Employers' costs climb and their reputations suffer as public pressure, litigation and regulatory inquiries mount, he says. Organizers enlist community allies with common interests or distrust of corporations to exert public pressure on an employer, Manheim says. In healthcare, campaigns publicly pit hospital management against patients and clergy, a nightmare for a not-for-profit hospital's image. "You don't want to be fighting these people," Manheim says.
Critics of the tactics say unions orchestrate high-profile attacks on hospitals' wages or aid for low-income patients to boost sagging membership and flagging dues.
Proponents counter that such pressure is necessary to exert labor's influence in an increasingly consolidated and global marketplace. Public scrutiny of business practices and working conditions holds companies accountable as corporate citizens and employers, according to union organizers and supporters, who say such campaigns raise public awareness and give labor much-needed leverage in workplaces increasingly hostile to labor.
The strategy evolved as corporate ownership became more intricate and removed from the workers and communities where companies operate, says Kate Bronfenbrenner, Cornell University's director of Labor Education Research. "As corporate structures get more complex and diffuse, then the union strategy must be more complex," says Bronfenbrenner, who describes campaigns as creative, strategic and escalating. Organizers expand a network of local activists, politicians and workers to a national stage while broadening its campaign beyond an employer to its customers, suppliers and investor, she said, citing the SEIU campaign against Catholic Healthcare West as an example.
"We think what we do is run public education and public accountability campaigns," says SEIU Executive Vice President Mary Kay Henry, who argues the union's goal isn't boosting dues revenue but rather promoting healthcare reform. "We represent 1.8 million people and we listen to what they care about," she says. "We can't just think about wages, hours and working conditions if we're going to win on the issues that matter to our members. We can't win healthcare coverage at the bargaining table."
California Nurses Association spokesman Chuck Idelson says the union's goals reach beyond salaries and benefits for its rank and file. "Certainly we have an obligation of representing our members," he says. "The CNA is a patient-advocacy organization. It's a charge that we take very seriously."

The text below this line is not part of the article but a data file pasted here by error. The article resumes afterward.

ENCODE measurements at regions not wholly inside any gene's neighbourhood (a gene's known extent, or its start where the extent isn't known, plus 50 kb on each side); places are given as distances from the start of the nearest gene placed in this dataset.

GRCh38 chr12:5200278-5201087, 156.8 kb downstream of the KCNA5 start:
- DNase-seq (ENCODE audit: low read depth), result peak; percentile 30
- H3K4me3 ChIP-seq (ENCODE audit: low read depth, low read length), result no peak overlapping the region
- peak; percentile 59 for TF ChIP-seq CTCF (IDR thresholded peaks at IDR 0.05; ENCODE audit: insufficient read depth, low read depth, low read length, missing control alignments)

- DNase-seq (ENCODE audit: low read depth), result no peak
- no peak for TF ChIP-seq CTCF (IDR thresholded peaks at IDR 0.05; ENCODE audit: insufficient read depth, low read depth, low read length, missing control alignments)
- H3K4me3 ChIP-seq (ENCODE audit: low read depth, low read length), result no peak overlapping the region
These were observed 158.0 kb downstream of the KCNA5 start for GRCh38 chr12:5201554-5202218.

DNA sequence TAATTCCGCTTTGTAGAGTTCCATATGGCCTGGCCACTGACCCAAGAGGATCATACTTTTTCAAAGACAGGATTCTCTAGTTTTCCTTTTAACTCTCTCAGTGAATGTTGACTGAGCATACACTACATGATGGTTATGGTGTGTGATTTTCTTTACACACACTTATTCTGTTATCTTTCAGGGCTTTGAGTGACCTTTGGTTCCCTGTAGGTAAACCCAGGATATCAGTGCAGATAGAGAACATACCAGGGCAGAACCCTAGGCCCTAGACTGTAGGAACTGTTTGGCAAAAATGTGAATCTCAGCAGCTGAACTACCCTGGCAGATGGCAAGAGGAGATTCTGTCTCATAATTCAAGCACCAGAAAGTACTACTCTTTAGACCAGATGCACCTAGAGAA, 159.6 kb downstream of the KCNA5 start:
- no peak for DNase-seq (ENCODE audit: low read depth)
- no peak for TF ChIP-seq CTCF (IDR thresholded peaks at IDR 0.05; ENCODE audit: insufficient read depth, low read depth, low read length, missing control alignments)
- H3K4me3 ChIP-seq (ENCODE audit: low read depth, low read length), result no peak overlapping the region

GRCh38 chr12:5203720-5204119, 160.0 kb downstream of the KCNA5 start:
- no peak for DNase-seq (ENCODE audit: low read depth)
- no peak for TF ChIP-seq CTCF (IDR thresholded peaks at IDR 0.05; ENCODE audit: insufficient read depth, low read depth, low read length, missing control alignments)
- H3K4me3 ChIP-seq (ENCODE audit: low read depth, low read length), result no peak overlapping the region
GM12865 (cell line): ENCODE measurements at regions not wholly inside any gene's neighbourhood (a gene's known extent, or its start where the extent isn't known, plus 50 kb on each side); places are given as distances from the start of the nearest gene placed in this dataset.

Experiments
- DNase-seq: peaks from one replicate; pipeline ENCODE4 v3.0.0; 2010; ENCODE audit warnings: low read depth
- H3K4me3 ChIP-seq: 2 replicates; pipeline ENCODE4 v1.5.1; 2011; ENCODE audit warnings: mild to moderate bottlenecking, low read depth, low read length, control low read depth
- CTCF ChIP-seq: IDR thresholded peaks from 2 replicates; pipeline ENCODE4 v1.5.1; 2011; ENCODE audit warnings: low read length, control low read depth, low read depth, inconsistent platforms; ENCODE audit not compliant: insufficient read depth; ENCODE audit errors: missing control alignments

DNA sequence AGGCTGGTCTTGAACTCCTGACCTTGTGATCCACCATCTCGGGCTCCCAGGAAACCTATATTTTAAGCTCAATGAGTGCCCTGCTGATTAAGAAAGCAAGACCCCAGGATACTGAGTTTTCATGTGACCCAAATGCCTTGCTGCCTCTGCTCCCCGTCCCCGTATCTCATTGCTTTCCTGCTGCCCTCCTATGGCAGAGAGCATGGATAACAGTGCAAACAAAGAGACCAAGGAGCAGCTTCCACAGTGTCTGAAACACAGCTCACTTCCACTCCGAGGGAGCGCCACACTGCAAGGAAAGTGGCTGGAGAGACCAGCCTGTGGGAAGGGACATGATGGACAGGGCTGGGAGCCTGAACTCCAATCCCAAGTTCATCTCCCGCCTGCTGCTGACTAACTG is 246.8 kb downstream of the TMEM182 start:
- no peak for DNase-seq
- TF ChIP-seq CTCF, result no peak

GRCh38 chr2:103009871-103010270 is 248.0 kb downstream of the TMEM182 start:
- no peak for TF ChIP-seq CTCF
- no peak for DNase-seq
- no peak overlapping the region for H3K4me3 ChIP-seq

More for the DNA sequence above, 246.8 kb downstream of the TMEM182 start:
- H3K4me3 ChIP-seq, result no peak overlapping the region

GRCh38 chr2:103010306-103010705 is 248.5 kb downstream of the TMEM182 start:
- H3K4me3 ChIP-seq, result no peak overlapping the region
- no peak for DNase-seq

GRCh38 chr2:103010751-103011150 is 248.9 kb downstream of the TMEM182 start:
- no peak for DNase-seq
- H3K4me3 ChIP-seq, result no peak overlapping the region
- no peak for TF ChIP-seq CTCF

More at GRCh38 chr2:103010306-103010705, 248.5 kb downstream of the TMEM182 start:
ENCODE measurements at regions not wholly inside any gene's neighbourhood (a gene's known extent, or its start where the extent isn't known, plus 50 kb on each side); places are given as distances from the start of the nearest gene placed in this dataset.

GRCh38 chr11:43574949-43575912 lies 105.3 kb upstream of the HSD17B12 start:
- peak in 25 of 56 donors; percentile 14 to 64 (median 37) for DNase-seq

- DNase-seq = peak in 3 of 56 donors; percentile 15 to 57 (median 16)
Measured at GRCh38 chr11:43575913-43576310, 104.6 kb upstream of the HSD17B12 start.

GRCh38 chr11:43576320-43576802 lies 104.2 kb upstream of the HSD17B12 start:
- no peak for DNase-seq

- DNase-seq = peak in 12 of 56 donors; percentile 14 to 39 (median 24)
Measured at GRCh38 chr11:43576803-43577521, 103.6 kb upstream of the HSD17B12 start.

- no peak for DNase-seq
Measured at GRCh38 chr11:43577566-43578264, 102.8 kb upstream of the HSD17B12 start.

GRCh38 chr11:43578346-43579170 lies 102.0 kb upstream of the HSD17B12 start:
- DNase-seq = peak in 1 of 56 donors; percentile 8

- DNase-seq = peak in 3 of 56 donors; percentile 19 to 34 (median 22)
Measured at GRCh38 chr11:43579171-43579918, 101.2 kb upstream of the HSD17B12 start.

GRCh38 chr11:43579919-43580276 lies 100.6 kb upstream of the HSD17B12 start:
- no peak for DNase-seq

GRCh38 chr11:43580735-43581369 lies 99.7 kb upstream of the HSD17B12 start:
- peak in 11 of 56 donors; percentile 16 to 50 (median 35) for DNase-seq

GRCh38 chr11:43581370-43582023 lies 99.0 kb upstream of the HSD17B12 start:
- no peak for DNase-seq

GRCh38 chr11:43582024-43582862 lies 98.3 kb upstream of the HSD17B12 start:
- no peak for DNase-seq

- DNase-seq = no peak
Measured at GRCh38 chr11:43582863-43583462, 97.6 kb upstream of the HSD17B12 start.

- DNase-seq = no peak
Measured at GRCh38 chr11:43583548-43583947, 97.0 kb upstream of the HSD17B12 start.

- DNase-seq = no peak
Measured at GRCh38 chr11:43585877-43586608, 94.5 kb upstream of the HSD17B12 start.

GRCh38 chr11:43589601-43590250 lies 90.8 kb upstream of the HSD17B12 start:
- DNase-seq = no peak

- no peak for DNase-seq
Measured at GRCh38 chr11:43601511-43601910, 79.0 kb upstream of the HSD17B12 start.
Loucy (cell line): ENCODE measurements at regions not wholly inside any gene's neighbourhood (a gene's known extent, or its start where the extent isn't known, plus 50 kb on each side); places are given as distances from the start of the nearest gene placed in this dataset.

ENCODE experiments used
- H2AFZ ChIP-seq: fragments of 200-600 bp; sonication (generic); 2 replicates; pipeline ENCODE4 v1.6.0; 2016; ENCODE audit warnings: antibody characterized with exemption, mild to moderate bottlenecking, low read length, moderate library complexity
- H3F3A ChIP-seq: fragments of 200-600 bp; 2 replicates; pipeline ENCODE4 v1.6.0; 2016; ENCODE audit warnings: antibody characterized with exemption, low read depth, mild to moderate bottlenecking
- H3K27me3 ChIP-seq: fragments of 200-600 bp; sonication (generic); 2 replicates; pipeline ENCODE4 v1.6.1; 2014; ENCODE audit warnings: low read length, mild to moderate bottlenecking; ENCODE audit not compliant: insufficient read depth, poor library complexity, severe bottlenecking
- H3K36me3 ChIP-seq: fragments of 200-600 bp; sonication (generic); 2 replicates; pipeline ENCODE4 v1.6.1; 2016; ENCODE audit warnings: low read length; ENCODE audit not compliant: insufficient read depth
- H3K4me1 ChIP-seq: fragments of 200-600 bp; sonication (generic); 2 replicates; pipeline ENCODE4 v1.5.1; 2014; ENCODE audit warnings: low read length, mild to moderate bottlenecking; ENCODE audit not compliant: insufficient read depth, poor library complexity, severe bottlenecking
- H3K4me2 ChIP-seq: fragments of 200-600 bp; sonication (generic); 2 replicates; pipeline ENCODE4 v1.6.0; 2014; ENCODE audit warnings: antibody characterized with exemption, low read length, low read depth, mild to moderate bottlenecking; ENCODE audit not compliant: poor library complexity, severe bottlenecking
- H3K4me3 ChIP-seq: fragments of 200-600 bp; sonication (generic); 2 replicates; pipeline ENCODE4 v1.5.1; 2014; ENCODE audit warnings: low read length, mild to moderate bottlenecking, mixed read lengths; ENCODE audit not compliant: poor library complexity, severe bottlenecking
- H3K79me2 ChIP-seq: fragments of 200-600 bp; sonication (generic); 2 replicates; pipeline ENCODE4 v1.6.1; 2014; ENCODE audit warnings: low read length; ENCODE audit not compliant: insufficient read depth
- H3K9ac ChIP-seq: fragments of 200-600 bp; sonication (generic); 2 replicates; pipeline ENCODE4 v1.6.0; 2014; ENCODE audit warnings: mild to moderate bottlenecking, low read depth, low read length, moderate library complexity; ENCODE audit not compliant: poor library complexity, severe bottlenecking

Achieving critical mass
Improving access to healthcare and controlling patients' healthcare costs can't be done one contract at a time, Henry says. Unions must pressure policymakers and health systems to change, she says.
To do that, unions must rebuild membership and recruit activists with similar goals, Henry says. Labor alone "doesn't have enough strength," she says.
On this point all agree: Steadily waning membership has eroded unions' clout. Last year was no exception. In 2003, labor had fewer actual members-down 369,000 from 2002-and its share of the workforce shrank, to 12.9% from 13.3%, according to the U.S. Bureau of Labor Statistics.
In healthcare, unions struggled to hold their ground in 2003. Labor unions had 733,000 members among the nearly 6 million healthcare professionals and medical technicians employed in the U.S. in 2003. That's a slight gain in members but a drop in unions' share of that workforce, to 12.3% in 2003 from 12.5% in 2002. That doesn't include the nation's 2.8 million healthcare support workers, where union membership slipped in 2003 as well, to 11% from 12.4% of the workforce, federal data show.
Despite slipping membership, unions have scored some victories. Healthcare workers opted to join a union in 75% of representation elections overseen by the National Labor Relations Board in 2003, according to IRI Consultants. That compares with 58% of all union elections.
And elections governed by the NLRB, a federal agency, don't reflect all of labor's organizing efforts. Many seek "neutral" or alternative elections, according to BNA Plus, a research division of Washington-based publisher BNA. Neutral or alternative elections may bypass an NLRB ballot, secure greater access to employees by organizers or obtain a pledge from an employer to waive its participation in an election. By law, employers may make a counterargument to union campaigns but can't spy on, threaten, interrogate or make promises to employees as workers weigh their options, lawyers said.